Nova Scotia Budget a wedge, not a lever

There is an urgency for our government to use fiscal policy to promote a different kind of economic growth that no longer sacrifices the environment, our natural resources, or quality of life for the many. But this is not what the Nova Scotia Budget 2018-19 has done.

Ultimately, our fiscal health depends on the health and well-being of Nova Scotians. But the spending in the March 20 budget is not nearly enough to address existing problems and the new ones that have been created by the government’s ongoing fiscal restraint agenda.

For example, there seems to be an assumption that expanding the (taxable and insufficient) caregiver allowance of $400 per month and providing some additional home support will immediately mean that people won’t need long-term care (which received no additional investment).

There is also very little for mental health care, nothing for oral/dental care, and nothing to make pharmacare more available.

Achieving a surplus budget or a zero deficit is not an accomplishment that should be applauded in and of itself. Budgets should be judged for their sustainability. Nova Scotia’s “fiscal” health was attained by sacrificing adequate health care, social care, education and childhood development—allowing our public services to crumble while attacking the integrity and discounting the expertise of teachers, nurses, physicians, and others providing the services, all the while widening the gaps in our safety net.

People who have to rely on income assistance are living thousands of dollars per year below the poverty line, struggling to cover basic needs with inadequate support. We applaud the government for finally ensuring that child support is no longer clawed back from income assistance, something that we recommended.

We have also recommended an increase to the poverty reduction credit, which the budget provides; however, $250 more each year will only help a little, while costing $3 million.

This pales in comparison to the $85-million price tag of raising the Basic Personal Amount tax credit (providing a maximum of $267 in tax relief), which could have been used to turn the poverty reduction credit into a small basic income. The government also moved up the decrease in the earnings clawback. While this will help, it affects only a small number of income assistance recipients (at a cost of only $1.5 million). Why didn’t they move up an increase in the overall rates?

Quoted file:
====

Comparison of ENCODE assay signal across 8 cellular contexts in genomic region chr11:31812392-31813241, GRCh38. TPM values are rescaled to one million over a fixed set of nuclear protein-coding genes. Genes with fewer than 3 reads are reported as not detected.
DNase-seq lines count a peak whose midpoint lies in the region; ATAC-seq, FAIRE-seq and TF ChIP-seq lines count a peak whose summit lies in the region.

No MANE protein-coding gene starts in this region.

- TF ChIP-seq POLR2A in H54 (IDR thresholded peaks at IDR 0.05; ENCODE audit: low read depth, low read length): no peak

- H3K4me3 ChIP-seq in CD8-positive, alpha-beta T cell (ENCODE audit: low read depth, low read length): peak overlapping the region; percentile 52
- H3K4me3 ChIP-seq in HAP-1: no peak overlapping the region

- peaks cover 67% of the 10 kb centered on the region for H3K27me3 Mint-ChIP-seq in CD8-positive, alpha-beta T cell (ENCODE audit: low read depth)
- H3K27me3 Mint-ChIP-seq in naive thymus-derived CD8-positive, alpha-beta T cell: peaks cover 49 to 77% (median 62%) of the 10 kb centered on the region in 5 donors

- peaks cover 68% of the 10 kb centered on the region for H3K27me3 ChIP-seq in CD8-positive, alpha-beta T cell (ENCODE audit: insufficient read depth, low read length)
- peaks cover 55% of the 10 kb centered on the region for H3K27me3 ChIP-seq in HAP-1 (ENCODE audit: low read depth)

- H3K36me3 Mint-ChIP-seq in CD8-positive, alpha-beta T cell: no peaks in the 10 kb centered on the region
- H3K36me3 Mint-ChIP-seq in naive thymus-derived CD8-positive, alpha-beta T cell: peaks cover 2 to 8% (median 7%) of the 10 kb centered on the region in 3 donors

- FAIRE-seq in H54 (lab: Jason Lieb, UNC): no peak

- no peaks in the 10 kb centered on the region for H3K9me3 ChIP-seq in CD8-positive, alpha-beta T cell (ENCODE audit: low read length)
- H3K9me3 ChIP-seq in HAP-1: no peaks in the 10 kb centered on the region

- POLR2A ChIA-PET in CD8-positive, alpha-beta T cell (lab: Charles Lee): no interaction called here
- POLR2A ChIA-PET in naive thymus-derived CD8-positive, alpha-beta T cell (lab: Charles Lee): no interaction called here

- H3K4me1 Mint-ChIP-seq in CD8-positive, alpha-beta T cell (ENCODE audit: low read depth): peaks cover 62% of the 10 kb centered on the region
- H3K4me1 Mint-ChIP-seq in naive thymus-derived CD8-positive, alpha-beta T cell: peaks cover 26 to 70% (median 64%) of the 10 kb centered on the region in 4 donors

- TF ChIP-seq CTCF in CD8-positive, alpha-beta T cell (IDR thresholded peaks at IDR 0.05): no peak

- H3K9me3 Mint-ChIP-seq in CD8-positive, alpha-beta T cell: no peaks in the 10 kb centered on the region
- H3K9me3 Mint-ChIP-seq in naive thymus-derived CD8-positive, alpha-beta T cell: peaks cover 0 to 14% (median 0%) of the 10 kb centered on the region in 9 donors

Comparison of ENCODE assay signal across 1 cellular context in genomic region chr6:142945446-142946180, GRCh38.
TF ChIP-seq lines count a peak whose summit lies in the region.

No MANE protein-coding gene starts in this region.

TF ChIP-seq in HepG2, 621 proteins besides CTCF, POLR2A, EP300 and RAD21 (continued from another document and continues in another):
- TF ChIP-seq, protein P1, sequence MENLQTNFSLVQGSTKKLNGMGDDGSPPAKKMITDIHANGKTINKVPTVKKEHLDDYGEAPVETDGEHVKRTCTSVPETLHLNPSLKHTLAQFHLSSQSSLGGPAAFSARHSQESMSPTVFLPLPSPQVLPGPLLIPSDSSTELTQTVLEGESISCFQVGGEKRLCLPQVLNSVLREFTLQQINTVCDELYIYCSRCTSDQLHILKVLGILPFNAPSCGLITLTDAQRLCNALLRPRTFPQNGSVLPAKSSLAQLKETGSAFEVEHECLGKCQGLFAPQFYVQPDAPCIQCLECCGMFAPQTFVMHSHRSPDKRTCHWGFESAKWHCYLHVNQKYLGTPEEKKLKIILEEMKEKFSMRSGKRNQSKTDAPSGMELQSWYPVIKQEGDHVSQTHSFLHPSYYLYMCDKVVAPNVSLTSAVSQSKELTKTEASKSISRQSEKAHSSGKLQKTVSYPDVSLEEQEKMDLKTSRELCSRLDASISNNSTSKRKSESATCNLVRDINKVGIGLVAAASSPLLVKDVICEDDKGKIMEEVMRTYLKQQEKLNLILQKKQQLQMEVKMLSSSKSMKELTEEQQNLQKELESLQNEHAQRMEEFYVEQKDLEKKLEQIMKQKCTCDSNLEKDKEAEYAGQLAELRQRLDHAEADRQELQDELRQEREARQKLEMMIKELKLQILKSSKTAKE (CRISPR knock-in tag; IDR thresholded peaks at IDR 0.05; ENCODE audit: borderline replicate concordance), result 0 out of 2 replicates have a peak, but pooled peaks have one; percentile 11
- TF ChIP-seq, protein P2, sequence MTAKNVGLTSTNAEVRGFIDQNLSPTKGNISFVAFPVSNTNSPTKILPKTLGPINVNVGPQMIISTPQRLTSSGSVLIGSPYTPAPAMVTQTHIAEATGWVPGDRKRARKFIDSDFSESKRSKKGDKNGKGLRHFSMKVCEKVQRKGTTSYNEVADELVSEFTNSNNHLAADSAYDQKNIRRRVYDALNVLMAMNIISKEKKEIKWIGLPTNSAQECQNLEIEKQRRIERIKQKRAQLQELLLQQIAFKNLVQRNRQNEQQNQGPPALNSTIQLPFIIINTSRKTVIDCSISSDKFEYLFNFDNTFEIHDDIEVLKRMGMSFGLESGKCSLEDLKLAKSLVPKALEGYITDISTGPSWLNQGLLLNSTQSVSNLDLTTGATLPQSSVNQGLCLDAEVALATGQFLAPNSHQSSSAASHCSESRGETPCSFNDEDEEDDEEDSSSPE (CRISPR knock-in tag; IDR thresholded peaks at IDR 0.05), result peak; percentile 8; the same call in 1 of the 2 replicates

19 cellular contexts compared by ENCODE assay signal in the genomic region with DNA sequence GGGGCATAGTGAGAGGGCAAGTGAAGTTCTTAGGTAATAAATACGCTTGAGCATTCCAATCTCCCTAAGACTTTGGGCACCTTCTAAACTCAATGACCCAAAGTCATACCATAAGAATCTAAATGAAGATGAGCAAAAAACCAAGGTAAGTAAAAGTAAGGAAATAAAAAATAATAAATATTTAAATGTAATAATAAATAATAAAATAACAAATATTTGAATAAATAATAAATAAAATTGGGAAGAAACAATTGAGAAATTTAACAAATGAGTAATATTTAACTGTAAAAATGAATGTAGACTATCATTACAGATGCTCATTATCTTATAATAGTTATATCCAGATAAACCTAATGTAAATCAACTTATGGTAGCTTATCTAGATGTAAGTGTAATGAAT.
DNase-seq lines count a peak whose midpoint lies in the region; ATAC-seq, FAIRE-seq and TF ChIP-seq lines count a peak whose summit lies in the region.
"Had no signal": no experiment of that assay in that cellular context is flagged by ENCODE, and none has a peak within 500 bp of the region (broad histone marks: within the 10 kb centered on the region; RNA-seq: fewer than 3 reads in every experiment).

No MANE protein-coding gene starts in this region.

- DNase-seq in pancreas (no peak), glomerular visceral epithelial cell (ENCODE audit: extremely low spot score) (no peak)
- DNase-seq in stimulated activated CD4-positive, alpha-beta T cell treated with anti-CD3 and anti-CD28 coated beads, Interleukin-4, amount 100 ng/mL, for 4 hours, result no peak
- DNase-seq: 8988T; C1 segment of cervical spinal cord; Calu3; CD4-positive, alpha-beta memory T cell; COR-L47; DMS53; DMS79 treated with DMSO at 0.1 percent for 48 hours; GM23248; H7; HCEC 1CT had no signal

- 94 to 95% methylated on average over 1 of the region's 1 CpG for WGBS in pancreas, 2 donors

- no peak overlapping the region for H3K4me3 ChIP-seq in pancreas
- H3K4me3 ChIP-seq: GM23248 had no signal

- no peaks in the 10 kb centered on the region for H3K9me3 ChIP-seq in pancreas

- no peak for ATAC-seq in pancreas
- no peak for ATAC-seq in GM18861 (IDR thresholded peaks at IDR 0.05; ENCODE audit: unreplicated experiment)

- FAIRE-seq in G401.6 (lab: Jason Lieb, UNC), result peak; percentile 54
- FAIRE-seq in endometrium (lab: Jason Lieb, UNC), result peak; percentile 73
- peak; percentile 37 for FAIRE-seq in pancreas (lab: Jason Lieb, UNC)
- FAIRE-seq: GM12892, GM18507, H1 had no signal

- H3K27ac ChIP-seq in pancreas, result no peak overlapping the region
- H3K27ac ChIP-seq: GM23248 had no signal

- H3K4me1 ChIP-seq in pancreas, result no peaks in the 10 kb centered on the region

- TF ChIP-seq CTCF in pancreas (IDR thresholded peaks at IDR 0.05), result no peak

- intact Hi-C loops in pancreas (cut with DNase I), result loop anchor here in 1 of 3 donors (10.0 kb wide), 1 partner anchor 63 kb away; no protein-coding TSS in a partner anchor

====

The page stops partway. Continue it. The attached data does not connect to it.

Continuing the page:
Political decision-making in our province is bedevilled by a focus on the short-term disguised as a concern for future generations. The result of this short-term thinking is to kick problems down the road with higher costs for the next generation, who will be even less able to afford them because we are not investing in our young people now.

While average university tuition fees have increased 18 per cent since the first McNeil government, there is nothing in this budget to decrease fees or make the NSCC more affordable.

And, whether because of poverty in their families or lack of additional supports to create thriving learning and living environments for all kids, even our youngest aren’t getting the supports they need. The addition of more pre-primary for four-year-olds, and 1,000 additional child care spaces is welcomed. However, these investments would go further if the government stopped adding onto the patchwork of programs and subsidies and instead implemented a plan for a provincial, quality, affordable, early learning and child care seamless system. Without removing these barriers, too many community members will struggle to acquire the skills and capabilities they need to prosper. As a province, we cannot afford this lost potential.

The current approach has resulted in very low growth, a stagnant labour market, growing inequalities, and both demographic and democratic challenges.

We urgently need our government to reduce poverty, transition to a green economy with renewable energy, maximize energy efficiency, and expand the sectors of our economy that are already low-carbon (caregiving, teaching, social work, arts and culture), while investing to protect our water, land, and air.

The Nova Scotia Alternative Budget 2018 is a blueprint for a sustainable fiscal framework that supports the development of inclusive and prosperous communities, where we take care of each other and our environment.

When people experience a system that appears to be rigged to favour certain groups, leaving the rest to fight over the crumbs, they become disillusioned and disaffected. The resulting lack of social empathy and economic opportunity can lead to political and social instability, calling into question the very legitimacy of our political institutions.

Clearly, our government has choices. Unfortunately, it has chosen to continue to play wedge politics, instead of leveraging its fiscal power to enable our province to be a place where people are able to build healthy lives and families.


Christine Saulnier, PhD, is Nova Scotia director, Canadian Centre for Policy Alternatives.

This piece was originally published in the Chronicle Herald

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